Ifigeneia Stavrou and Asimina Pantazi star in two short videos to highlight the ‘wee c’ – a partnership between leading charity Cancer Research UK and the Scottish Government.
The talented researchers, who are based at the Cancer Research UK Edinburgh Centre, are hoping to raise awareness of the on-going work taking place in Scotland to help beat cancer.
Starring in one of two videos highlighting the ‘wee c’ is scientist Ifigeneia Stavrou, who is passionate about her work.
Ifigeneia relocated to the UK from her native Cyprus in 2007 and to Scotland in 2012.
Ifigeneia, whose work will hopefully find a new treatment for some forms of skin cancer, said: “I was very happy to back the ‘wee c’ because there is so much work and research going on to bring cancer down to size in Scotland.
“Cancer isn’t what it used to be and there are lots of people, like me, working every day to help turn the Big C into the wee c. We’re keen to highlight the more positive side of cancer’s story and make people realise that a cancer diagnosis doesn’t mean the end of the road, in fact, more people are surviving than ever before.
“In Scotland, Cancer Research UK invests more than £31 million a year on research projects aimed at bringing forward the day when all cancers are cured.
“This is only possible thanks to the hard work of everyone who supports us by volunteering in the charity’s shops, organising events, taking part in challenges and raising funds.”
The ‘Big C’ is still a term commonly used by the nation when referring to cancer. Research has shown that fear around what the Big C could mean is preventing Scots from taking action early if they have signs or symptoms, or are invited for screening. And, we know, the earlier cancer is found, the easier it is to treat so it’s important for people with any worries or concerns not to delay in coming forward or taking part in screening.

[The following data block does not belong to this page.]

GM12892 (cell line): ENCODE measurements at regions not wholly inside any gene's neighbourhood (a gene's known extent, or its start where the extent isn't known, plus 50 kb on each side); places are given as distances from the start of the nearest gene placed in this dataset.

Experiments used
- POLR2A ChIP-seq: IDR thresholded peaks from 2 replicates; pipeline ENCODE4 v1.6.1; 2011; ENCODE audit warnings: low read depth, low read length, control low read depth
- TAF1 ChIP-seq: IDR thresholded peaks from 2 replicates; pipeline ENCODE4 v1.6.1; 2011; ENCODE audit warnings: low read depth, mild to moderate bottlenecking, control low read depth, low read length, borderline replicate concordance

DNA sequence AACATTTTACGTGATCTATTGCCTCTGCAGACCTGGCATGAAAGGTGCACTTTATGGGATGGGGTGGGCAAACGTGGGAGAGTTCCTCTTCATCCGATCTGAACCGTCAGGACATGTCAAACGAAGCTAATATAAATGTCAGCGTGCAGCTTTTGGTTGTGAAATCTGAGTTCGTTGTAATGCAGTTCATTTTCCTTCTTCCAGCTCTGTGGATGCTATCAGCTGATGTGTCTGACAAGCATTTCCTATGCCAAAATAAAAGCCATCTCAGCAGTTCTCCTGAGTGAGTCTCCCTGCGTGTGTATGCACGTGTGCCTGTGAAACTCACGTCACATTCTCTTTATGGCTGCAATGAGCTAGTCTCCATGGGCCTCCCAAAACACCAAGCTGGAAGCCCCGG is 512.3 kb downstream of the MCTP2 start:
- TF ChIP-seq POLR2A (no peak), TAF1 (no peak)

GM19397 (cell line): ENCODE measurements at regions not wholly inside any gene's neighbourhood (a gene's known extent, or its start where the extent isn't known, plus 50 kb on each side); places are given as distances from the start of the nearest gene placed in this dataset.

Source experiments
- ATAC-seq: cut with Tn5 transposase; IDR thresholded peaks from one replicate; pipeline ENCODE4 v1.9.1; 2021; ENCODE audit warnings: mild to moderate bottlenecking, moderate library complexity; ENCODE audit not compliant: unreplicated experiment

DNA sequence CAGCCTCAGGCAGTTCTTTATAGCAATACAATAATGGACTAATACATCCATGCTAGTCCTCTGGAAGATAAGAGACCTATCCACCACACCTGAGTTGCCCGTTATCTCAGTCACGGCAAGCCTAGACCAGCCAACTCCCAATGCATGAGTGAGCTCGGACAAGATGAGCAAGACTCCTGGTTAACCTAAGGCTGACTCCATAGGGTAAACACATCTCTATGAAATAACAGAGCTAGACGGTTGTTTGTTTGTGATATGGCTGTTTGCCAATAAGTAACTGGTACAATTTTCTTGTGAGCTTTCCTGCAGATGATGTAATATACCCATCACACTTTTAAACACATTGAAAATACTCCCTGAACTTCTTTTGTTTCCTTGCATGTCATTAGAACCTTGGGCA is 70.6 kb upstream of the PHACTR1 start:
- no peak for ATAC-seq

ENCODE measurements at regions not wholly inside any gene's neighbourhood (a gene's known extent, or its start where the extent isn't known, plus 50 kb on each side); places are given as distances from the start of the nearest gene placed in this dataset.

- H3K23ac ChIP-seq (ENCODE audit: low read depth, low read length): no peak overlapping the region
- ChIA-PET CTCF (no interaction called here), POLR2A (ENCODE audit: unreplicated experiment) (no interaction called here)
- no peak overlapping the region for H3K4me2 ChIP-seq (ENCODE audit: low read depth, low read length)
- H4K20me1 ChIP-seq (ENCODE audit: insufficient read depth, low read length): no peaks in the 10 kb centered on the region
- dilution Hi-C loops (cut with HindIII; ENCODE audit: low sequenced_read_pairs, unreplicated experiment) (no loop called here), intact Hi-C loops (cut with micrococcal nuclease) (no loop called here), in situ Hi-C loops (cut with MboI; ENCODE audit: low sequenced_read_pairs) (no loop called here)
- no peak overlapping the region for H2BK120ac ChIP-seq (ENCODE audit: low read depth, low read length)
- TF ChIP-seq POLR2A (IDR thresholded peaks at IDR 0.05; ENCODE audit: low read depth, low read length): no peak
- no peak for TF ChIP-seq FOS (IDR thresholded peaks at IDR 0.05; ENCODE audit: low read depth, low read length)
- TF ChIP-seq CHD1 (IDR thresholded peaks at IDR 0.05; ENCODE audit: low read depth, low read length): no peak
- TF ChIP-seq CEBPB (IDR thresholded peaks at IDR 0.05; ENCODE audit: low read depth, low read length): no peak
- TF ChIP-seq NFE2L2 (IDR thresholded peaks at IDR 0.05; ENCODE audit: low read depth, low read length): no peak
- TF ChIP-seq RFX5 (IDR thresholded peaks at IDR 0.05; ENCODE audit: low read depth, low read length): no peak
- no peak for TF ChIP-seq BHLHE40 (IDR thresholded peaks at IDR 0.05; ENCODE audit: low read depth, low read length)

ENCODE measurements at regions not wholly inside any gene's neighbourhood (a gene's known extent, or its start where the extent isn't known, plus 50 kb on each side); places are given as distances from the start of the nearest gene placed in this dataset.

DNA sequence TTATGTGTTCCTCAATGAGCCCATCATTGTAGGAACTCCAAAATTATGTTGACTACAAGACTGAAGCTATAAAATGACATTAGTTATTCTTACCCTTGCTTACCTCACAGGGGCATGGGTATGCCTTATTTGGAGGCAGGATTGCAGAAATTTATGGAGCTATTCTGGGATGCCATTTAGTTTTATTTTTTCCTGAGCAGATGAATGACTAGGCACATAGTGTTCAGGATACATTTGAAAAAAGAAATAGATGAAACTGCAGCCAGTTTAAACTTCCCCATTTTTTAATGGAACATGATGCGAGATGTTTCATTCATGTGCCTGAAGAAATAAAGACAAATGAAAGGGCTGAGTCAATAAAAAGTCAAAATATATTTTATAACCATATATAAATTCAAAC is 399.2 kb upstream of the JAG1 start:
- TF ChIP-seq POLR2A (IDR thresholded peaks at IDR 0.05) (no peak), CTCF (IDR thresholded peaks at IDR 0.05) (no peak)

Another scientist based in Edinburgh who is passionate about the ‘wee c’ is Asimina Pantazi.
Originally from the Greek island Andros, Asimina has been a researcher at the Cancer Research UK Edinburgh Centre for three years.
As part of a team of scientists, Asimina’s work is aimed at finding potential new drug targets that could interfere with the building machinery that cancer cells need to grow.
Asimina said: “Half of us will be given the news of a cancer diagnosis at some point in our lives, but cancer is not what it used to be. There is less to fear now as survival is at an all-time-high.
“At the heart of that success story is research. However, there is still much to be done and we are working hard to beat cancer sooner and help even more people survive.”
The ‘wee c’ is supported by statistics which demonstrate the progress that has been made over the past 30 years, meaning that more people are surviving cancer in Scotland than ever before.
Of those diagnosed with cancer in Scotland this year, an additional 6,300 people will survive, compared to 30 years ago, thanks to approved survival rates. This equates to filling the SECC Clyde Auditorium, where the initiative was launched, twice over.
In addition, the average ten year survival rate for cancer has doubled over the past 30 years – now two in four people survive, compared to one in four in the 1970s, and today half of men and women now survive cancer (48 per cent of males, and 54 per cent of females).
However, 1,000 deaths could be avoided each year if cancer survival matched the best in Europe –more people acting early with potential cancer symptoms is key to driving down this figure.
Cancer Research UK’s senior public affairs manager in Scotland, Gregor McNie, said: “I want to say a huge thank you to Ifigeneia and Asimina for taking time out to highlight this important initiative.
“There is a huge amount of work going on to tackle cancer, something we hope will give people confidence to know that treatments are improving all the time.”
“If people have a worry or concern, it’s so important they visit their GP and get checked sooner rather than later. The chances are it won’t be anything serious, but if it does turn out to be cancer, finding it early could make all the difference.”